Some barriers exist for good reason, the association says, raising concerns about patient safety, fragmentation, and national consistency.
While the AMA backs “appropriate and safe” scope expansion, it cannot condone “costly” and “fragmented” care, the association says in its submission to the scope of practice review.
The “Unleashing the potential of our workforce” scope of practice review, commissioned by DoHAC last year, aims to “examine the barriers and incentives health practitioners face working to their full scope of practice in primary care”.
In its submission to the review, which closed to submissions on 16 October, the AMA highlighted the opportunity for developing “collaborative, patient-centred models of care”.
“The AMA supports all health practitioners to work to their full scope of practice and we do not fundamentally oppose the expansion of scope where it is safe, collaborative, appropriate and benefits patients and the health system,” the group said.
But clarification was necessary to outline “appropriate and safe” expansions of scope “that put patient and community safety first”, it added.
“Inappropriate ‘scope creep’ for the purposes of trying to fill service gaps is a major threat to the health of the community,” the AMA said.
The association drew particular attention to UTI trials and risk of antimicrobial resistance.
“The AMA has been seriously alarmed by the complete lack of concern regarding the outcomes of the UTI prescribing trial in Queensland.
“Hundreds of patients required medical treatment after receiving a prescription from a pharmacy, and the AMA Queensland member survey found at least 240 doctors had treated a patient with a misdiagnosis.”
In concurrence with the RACGP, the group lobbied against substitution, particularly pharmacist prescribing, as it lacked evidence to support improved outcomes, may increase costs and can lead to overprescribing.
“All discussions of the expansion of pharmacist scope of practice in Australia have focused on autonomous prescribing in community pharmacy settings.”
Instead, the focus should be collaboration and well-funded and resourced general practice, they said.
“There is strong evidence that where GPs are well-funded and resourced the health outcomes of individuals and communities under their care are improved, health expenditure savings are generated, health resources are better utilised, and duplication of services and wastage of healthcare funding is minimised.”
Also of concern were the;osts associated with scope expansion. The submission noted that evidence from the US demonstrated a cost of nearly $43 more per patient when comparing non-medically led primary care to physician-led primary care.
“This additional cost was a result of inappropriate prescribing, unnecessary referrals to specialists, and unnecessary orders for diagnostic imaging studies,” they said.
Another central concern; fragmentation of care. Instead, the group called for integration, with all non-medical prescribing occurring in collaboration with medical practitioners.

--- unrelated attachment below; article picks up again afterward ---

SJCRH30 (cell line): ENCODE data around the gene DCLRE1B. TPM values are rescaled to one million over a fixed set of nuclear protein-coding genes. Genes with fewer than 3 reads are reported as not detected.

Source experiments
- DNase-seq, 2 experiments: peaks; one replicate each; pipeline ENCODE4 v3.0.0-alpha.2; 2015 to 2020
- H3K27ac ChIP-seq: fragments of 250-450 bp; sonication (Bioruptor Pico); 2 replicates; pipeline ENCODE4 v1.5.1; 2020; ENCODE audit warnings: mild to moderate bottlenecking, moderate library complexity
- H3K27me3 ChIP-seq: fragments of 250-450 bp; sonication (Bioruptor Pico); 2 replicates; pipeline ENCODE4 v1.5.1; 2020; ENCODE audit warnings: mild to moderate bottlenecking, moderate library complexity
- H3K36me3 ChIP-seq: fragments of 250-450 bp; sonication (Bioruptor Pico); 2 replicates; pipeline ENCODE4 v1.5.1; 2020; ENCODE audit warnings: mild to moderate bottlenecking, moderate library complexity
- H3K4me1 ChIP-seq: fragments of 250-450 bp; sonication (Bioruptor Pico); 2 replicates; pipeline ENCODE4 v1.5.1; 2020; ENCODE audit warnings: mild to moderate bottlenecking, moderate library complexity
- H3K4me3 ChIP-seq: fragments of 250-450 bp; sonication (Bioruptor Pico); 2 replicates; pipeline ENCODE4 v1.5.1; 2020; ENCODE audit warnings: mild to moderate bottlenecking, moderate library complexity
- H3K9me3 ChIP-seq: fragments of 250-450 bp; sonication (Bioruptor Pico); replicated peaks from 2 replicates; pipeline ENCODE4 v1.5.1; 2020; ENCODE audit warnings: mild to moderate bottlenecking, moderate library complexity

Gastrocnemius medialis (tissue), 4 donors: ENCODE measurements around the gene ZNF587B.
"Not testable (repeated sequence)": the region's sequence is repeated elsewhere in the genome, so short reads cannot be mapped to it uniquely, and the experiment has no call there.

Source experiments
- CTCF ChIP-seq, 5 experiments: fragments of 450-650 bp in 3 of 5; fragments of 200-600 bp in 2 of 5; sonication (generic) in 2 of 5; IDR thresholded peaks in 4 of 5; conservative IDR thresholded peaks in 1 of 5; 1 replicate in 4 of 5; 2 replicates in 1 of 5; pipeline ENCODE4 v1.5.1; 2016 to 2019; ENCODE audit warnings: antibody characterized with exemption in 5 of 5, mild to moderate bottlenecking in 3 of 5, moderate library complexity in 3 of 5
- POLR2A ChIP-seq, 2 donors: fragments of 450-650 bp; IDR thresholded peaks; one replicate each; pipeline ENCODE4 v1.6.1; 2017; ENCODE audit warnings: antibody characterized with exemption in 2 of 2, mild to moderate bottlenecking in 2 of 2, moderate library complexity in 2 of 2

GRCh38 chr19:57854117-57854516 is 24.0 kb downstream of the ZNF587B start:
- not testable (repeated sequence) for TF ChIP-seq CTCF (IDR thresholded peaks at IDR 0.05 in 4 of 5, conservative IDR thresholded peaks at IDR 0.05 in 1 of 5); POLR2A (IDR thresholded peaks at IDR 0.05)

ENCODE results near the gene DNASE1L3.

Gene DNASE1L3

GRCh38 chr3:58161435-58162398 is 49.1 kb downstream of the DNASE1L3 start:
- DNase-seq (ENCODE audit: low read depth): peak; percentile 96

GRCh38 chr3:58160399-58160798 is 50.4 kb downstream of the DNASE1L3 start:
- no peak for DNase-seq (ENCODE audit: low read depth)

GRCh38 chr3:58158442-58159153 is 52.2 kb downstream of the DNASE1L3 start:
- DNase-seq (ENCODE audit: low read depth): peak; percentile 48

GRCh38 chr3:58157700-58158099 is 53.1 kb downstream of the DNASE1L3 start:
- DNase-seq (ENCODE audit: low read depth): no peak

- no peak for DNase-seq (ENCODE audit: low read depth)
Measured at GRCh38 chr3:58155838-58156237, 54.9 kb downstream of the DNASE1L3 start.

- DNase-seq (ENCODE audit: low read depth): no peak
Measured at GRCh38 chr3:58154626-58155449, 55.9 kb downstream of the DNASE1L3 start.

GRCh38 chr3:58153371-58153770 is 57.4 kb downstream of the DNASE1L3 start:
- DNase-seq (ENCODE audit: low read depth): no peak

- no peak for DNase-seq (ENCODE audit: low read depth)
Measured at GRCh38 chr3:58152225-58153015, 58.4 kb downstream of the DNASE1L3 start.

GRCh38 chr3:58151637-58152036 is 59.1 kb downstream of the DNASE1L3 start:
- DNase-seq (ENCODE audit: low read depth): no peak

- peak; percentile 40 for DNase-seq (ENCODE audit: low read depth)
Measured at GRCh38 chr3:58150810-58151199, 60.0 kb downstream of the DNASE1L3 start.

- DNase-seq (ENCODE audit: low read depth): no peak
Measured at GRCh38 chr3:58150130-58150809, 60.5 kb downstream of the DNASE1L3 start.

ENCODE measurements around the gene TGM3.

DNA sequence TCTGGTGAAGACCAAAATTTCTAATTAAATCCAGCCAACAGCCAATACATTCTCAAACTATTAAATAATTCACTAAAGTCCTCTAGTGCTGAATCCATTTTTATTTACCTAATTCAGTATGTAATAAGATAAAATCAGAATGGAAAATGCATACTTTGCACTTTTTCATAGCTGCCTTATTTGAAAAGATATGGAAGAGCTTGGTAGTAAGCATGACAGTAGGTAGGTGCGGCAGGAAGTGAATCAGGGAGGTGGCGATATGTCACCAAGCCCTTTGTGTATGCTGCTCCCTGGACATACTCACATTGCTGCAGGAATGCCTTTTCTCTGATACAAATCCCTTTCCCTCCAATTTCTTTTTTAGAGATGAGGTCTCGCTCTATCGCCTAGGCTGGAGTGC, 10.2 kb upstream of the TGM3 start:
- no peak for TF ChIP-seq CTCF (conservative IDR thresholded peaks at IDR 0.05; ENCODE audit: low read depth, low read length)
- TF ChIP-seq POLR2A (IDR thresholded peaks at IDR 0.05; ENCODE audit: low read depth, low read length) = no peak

“What we don’t want to see is more health professions trying to carve out independent roles, which inevitably results in more fragmented care, waste and higher long term health system costs,” said Professor Robson.
“We need to build on the strengths of our health care system, recognising the skills that different health care professions bring to the care of a patient.
“At the same time, we need to ensure any care takes place in a well-coordinated model that is guided by a doctor’s medical diagnosis.”
The group also raised concerns over how scope expansions were varying across states.
“We need to see consistency across states and a commitment to the agreed-upon pathways,” said Professor Robson.
“We don’t want to see more examples of industry lobby groups deciding their own National Board’s position on the scope of a profession is not to their liking and working with the states to undermine that.”
Professor Robson said the AMA hoped for “patient-centred, GP-led teamwork” rather than “rearranging of the deck chairs at the cost of quality patient care” as innovation and collaboration already occurs in general practice.
The submission drew attention to international models, such as the Nuka System of Care in Alaska, which facilitates collaborative care that improves patient outcomes.
In fact, the association said, some barriers may need to be re-established, as it did not support only the removal of barriers to facilitate wider scope without consideration for the reason these barriers or regulations exists.
“While the AMA appreciates the intention of exploring barriers and enablers to working to full scope, it implies that expanding scope of practice is objectively a positive and that we should be working only to expand scope and remove the barriers we have in place. We do not support this.
“There are processes, or barriers, that the AMA had assumed were still in place prior to the announcement of the North Queensland [pharmacy] prescribing pilot that have been all but ignored. The AMA would like to see these processes, detailed below, reestablished and updated.”